“Archaeology takes you to the caves and dry place in which logos, the word, shrivels on the tongue. An archetypically modern pursuit (Benjamin, Derrida, Foucault and Freud were all fascinated by the trope of archaeology) it is also deeply anti-modern: in its adherence to objects, in its pursuit of deep time, in its efforts to summon other worlds. My own work is situated in the sub-fields of Postcolonial Archaeology, Indigenous Archaeology, Public Archaeology and Social Archaeology. At the same time, I try to push a set of debates. Every one of those labels frames its own question. Currently I have two projects. The first is concerned with social movements and archaeology: specifically, subaltern groupings who mobilise around sacred sites, material cultures and the remains of the dead in the course of struggles around rights, resources and representation. Framed in primordialist terms, these struggles typically involve complex plays around the (re)invention of tradition and the staging of ethnic identities. Articulated in response to forms of globalization/ development, and as a counter-point to the global proliferation of CRM, these developments are currently remaking worlds of practice in archaeology. This is a potent conjunction of cultural heritage, identity politics and disciplinary practice, which I describe as archaeology ‘at the sharp edge of the trowel’.
My second project is concerned with colonial epistemologies and decolonial knowledges in archaeology. Called ‘Archaeology, Coloniality, Modernity’, it begins by sketching an alternative genealogy of the discipline. This names archaeology not as the project of a single formative context – modernity – as standard accounts do, but as the result of a complex twinning of colonialism and modernity. A number of concerns follow. These include the fate of local and Indigenous knowledges of gone time and practices in relation to the materiality of the past in the present, subalternised and rendered fugitive by disciplinary knowledges. A key category of concern is the status and meanings of the dead (the ancestors) whose co-presence conditions the possibilities of the contemporary moment. Subsidiary concerns include notions of body as archive, performance as archive, landscape as archive. Disciplinary knowledges are born under the sign of an epistemic violence whose locus is a regime of care centred in the museum/ archive. A decolonial archaeology begins when we anatomize (interrogate) this violence and, under the heading of ‘back to life’, propose alternative regimes of care.” – See more here.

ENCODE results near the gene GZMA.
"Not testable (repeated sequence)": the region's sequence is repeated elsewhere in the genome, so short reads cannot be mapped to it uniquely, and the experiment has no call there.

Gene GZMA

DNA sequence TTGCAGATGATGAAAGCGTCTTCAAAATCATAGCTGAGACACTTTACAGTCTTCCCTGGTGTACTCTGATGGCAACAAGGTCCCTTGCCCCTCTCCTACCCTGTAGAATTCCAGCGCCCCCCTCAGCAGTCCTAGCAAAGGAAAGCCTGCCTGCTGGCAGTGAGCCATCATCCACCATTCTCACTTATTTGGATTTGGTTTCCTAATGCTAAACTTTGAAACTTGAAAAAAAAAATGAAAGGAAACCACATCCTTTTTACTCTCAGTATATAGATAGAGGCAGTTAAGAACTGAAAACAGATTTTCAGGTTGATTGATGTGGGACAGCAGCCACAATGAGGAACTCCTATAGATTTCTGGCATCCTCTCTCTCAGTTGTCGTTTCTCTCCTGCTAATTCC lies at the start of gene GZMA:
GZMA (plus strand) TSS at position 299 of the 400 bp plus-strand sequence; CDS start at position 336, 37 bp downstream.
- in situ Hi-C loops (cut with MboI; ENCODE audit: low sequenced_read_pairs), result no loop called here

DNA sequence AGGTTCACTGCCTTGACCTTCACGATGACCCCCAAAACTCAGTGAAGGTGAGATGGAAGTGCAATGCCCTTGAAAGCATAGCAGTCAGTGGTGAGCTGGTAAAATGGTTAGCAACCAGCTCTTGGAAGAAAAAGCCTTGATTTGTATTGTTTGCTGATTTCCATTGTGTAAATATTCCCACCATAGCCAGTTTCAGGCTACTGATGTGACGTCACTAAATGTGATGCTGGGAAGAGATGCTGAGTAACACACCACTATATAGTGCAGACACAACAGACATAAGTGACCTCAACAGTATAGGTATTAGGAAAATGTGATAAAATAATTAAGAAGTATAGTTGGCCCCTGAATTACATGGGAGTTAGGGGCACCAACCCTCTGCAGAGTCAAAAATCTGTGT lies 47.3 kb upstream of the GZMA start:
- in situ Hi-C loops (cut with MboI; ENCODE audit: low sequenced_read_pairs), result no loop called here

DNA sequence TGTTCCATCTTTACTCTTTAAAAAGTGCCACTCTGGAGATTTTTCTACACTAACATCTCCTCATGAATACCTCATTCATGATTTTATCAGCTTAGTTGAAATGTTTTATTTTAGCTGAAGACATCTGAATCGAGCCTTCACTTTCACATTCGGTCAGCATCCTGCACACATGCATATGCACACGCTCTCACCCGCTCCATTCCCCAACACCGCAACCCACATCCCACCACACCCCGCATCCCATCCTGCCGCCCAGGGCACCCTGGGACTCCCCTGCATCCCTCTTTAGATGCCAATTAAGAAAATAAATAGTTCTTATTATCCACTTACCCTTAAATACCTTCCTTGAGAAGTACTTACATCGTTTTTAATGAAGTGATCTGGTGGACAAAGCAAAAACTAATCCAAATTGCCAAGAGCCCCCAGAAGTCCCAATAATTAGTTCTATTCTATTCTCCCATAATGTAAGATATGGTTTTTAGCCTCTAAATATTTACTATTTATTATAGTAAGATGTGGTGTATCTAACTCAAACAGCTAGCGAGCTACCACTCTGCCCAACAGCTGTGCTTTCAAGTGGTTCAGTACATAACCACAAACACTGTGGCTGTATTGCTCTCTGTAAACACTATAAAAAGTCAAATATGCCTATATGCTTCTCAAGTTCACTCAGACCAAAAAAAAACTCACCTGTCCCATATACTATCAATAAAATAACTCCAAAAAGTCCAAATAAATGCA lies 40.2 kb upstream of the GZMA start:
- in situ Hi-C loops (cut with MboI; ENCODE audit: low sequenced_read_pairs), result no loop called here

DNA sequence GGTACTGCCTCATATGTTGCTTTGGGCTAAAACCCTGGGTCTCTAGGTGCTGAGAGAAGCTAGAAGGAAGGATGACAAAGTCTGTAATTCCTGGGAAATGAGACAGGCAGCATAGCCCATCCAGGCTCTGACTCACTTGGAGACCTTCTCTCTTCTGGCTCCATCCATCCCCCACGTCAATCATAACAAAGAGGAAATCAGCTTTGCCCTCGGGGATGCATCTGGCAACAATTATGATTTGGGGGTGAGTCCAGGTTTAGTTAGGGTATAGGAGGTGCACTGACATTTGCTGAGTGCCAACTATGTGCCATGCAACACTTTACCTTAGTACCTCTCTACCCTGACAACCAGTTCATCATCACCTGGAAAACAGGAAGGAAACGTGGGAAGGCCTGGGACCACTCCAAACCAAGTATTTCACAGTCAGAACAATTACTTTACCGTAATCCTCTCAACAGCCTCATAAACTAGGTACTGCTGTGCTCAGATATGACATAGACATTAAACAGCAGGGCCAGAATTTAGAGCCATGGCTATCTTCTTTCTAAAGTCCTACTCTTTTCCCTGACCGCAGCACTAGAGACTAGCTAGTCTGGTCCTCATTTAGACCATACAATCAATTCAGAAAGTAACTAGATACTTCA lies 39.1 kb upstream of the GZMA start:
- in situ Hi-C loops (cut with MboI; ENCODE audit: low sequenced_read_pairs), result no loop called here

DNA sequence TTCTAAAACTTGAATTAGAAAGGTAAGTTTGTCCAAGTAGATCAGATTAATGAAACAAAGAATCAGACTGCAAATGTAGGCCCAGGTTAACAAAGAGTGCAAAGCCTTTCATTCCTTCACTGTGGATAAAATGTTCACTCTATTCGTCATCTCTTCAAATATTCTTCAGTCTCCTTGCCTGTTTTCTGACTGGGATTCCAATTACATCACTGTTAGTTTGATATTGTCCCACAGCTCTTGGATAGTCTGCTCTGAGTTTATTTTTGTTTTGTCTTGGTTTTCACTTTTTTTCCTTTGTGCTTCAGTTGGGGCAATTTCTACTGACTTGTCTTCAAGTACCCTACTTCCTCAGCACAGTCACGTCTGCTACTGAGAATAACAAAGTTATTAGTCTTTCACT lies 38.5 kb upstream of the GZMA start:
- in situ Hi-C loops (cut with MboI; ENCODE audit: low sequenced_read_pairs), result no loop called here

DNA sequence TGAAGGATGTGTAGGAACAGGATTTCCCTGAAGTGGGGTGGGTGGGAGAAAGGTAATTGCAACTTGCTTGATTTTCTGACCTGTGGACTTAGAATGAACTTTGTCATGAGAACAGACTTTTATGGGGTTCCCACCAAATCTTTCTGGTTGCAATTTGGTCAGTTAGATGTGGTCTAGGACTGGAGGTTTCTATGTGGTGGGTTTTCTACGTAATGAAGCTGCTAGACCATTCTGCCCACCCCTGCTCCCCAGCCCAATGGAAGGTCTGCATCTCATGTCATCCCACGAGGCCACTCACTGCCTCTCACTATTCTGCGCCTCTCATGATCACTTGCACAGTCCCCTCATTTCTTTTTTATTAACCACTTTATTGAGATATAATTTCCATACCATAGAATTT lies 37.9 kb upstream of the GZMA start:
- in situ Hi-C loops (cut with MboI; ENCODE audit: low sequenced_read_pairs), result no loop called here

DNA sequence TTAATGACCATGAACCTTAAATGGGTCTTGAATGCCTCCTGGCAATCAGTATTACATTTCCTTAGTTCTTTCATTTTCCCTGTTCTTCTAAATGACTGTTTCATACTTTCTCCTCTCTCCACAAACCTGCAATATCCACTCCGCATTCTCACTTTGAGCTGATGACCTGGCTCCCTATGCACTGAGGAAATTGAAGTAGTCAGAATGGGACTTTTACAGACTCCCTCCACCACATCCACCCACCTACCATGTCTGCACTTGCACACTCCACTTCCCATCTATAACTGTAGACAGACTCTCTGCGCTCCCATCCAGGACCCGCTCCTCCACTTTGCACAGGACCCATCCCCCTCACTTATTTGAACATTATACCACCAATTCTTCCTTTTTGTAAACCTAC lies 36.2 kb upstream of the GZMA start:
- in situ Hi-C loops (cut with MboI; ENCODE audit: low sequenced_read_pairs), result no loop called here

The Mirror in the Ground (book publication)
JM Coetzee, winner of the 2003 Nobel Prize for Literature on this project:
“Human archaeology in southern Africa has since its beginnings been implicated in the projects of evolutionism and biological racism. Nick Shepherd’s delvings into the underground of the discipline are part of an honourable effort to save archaeology from its past, an effort that starts with recognizing dig sites for what they have always been: the sacred ground of the dispossessed. The Mirror in the Ground offers us a fresh way of looking at the photographic archive, with a commentary as moving and compassionate as it is unsettling” – JM Coetzee, winner of the 2003 Nobel Prize for Literature.
Academia.edu (academic grooming site)
O’Connell Shepherd (consultancy)